Blastfighter (1984)

Around a minute into Blastfighter, ex-cop and con Jake “Tiger” Sharp (Michael Sopkiw, 2019: After the Fall of New York) is given the weapon that this movie is named for, a SPAS-12 shotgun that can shoot everything from darts and rockets to tear gas and grenades. He’s promised that every law enforcement officer will have this gun in a few years, but it’s his now. At this point, I was, as they say, all the fuck in.

Tiger was in jail because after his wife was murdered, he shot his wife’s killer at point blank range right in front of his lawyer. Yeah, it turns out that the suspect was the gay lover of the corrupt and sleazy lawyer — because Italian movies — and when he tries to kill that lawyer after his release, he still can’t bring himself to do it. Because deep down, he’s a good guy — because Italian movies. So he decides to go to the mountains to live in peace, burying the Blastfighter.

At this point, Tommie Baby’s “Evening Star” plays. The song was written by Barry, Robin and Maurice Gibb of The Bee Gees and you will hear it in its entirety several times throughout the movie. Please read this paragraph as a dire warning.

Tiger enjoys the wild game that runs past his cabin and adopts a baby fawn, but when local rednecks capture it alive and keep it in pain so a Chinese herbalist can benefit, he tracks down the deer and puts it out of its misery. At this point, the film goes from a revenge film to a remake of Rambo: First Blood.

A girl named Connie randomly moves in with Tiger and ends up being his long-estranged daughter. Yep, our hero didn’t even recognize his own kid. Luckily, they bond and become close, just before the town’s redneck population rises up to get revenge.

Also, to hammer home the redneck town, Billy Redden, the kid who “played” banjo in Deliverance, shows up.

The poachers show up in force, despite the truce between their leader Tom (George Eastman, who starred in Antropophagus and Warriors of the Wasteland and wrote Stagefright) and Tiger. The guys were childhood pals, so Tiger agrees not to kill Wally, Tom’s brother and get over it. But Wally is, well, Wally. You know how Wally is, always killing everyone around someone, even their grown teenage daughter. Yep. Don’t get attached to anyone not named Tiger in this one.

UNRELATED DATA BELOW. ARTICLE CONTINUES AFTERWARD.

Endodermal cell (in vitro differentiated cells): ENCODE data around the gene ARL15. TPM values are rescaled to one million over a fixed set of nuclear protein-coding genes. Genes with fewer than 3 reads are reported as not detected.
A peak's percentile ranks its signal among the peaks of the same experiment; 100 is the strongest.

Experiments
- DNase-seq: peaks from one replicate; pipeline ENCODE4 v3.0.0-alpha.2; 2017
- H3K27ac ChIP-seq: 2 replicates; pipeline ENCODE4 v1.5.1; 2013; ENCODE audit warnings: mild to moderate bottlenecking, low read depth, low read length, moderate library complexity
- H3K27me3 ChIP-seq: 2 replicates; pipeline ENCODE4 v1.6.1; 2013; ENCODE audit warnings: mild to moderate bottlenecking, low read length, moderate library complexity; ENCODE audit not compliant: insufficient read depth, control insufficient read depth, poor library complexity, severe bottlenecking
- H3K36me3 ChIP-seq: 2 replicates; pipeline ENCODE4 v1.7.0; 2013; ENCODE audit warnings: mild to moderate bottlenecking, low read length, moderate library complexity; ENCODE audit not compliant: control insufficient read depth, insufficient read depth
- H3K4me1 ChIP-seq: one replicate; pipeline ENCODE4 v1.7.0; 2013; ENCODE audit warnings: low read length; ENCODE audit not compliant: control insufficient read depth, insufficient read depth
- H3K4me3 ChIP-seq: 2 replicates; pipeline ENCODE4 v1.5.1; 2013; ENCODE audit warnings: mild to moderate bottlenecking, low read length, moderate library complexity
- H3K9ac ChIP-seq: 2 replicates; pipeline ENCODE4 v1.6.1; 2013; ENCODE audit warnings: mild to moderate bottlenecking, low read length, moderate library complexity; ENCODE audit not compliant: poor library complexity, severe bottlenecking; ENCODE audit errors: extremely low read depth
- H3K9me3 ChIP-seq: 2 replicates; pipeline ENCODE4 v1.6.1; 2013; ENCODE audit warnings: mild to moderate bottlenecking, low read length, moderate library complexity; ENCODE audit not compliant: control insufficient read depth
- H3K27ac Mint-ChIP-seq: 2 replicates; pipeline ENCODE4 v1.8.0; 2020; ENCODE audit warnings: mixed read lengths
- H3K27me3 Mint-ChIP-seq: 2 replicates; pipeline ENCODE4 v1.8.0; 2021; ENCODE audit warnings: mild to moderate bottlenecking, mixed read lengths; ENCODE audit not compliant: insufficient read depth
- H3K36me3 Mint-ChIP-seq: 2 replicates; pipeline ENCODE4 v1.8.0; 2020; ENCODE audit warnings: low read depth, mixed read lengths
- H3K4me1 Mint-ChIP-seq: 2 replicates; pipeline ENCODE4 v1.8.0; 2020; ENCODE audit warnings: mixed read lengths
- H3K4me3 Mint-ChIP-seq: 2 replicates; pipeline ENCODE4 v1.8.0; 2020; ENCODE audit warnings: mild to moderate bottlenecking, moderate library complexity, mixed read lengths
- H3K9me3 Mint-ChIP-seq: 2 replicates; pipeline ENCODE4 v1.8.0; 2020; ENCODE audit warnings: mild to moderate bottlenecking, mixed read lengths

It’s at this point that the Blastfighter is brought back and all revenge is taken. Glorious bloody, awesome revenge.

Blastfighter is packed with Italian genre stars taking a step away from horror and visiting Georgia to make a movie. Like Ottaviano Dell’Acqua, the worm eyed and most memorable zombie in Zombi. And Michel Soavi, director of the aforementioned Stagefright and Cemetary Man, who plays Tiger’s daughter’s boyfriend. And there’s even a score by Fabio Frizzi!

This film was originally intended to be a science fiction film with Lucio Fulci directing, but budgetary issues led to it becoming a strange hybrid of DeliveranceRamboMad Max and a Charles Bronson movie. Dardano Sacchetti (The BeyondDemonsManhattan Baby) wrote the changed script, which was originally part of a two-movie deal along with Fulci’s Warriors of the Year 2072Lamberto Bava (son of Mario, of course, and director of Demons) stepped in to direct this one.

I don’t know if this has come through in this piece yet, but Blastfighter is a weird movie. If you go by the poster, you’re expecting that gun to be used over and over, but it’s kept out of action until the end. With the talent on hand, you’re expecting pure craziness, but that doesn’t really happen until the end. That said, I wasn’t bored at all during this and I’ve endured countless Stallone clones and this is way better than nearly all of them.

That said, I can’t even imagine seeing Fulci try his hand at a film like this. His version of Blastfighter would blow someone’s eyeball clean out of their head!

You can get the Code Red reissue of this at Ronin Flix.

12 thoughts on “Blastfighter (1984)

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